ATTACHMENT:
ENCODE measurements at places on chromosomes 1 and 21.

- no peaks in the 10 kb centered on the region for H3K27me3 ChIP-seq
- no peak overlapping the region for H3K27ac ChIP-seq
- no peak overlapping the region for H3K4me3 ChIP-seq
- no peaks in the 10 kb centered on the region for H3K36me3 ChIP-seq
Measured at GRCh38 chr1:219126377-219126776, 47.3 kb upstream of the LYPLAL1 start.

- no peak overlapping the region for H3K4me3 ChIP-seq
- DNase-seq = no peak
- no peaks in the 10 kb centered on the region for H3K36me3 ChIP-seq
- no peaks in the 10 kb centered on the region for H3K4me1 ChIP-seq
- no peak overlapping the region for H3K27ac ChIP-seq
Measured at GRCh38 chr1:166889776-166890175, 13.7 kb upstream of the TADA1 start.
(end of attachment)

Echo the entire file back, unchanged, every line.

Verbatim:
ENCODE measurements at places on chromosomes 1 and 21.

- no peaks in the 10 kb centered on the region for H3K27me3 ChIP-seq
- no peak overlapping the region for H3K27ac ChIP-seq
- no peak overlapping the region for H3K4me3 ChIP-seq
- no peaks in the 10 kb centered on the region for H3K36me3 ChIP-seq
Measured at GRCh38 chr1:219126377-219126776, 47.3 kb upstream of the LYPLAL1 start.

- no peak overlapping the region for H3K4me3 ChIP-seq
- DNase-seq = no peak
- no peaks in the 10 kb centered on the region for H3K36me3 ChIP-seq
- no peaks in the 10 kb centered on the region for H3K4me1 ChIP-seq
- no peak overlapping the region for H3K27ac ChIP-seq
Measured at GRCh38 chr1:166889776-166890175, 13.7 kb upstream of the TADA1 start.